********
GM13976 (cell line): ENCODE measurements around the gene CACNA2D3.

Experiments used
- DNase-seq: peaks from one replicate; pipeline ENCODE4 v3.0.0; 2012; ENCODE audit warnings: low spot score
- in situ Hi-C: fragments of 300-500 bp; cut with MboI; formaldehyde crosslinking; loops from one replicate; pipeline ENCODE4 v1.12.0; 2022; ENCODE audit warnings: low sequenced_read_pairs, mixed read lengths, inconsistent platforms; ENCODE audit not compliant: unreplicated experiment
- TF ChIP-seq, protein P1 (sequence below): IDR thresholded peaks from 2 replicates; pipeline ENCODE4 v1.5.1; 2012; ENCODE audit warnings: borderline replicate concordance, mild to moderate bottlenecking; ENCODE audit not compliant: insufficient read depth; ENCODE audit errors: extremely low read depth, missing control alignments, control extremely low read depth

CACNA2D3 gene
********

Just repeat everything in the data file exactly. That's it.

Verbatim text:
GM13976 (cell line): ENCODE measurements around the gene CACNA2D3.

Experiments used
- DNase-seq: peaks from one replicate; pipeline ENCODE4 v3.0.0; 2012; ENCODE audit warnings: low spot score
- in situ Hi-C: fragments of 300-500 bp; cut with MboI; formaldehyde crosslinking; loops from one replicate; pipeline ENCODE4 v1.12.0; 2022; ENCODE audit warnings: low sequenced_read_pairs, mixed read lengths, inconsistent platforms; ENCODE audit not compliant: unreplicated experiment
- TF ChIP-seq, protein P1 (sequence below): IDR thresholded peaks from 2 replicates; pipeline ENCODE4 v1.5.1; 2012; ENCODE audit warnings: borderline replicate concordance, mild to moderate bottlenecking; ENCODE audit not compliant: insufficient read depth; ENCODE audit errors: extremely low read depth, missing control alignments, control extremely low read depth

CACNA2D3 gene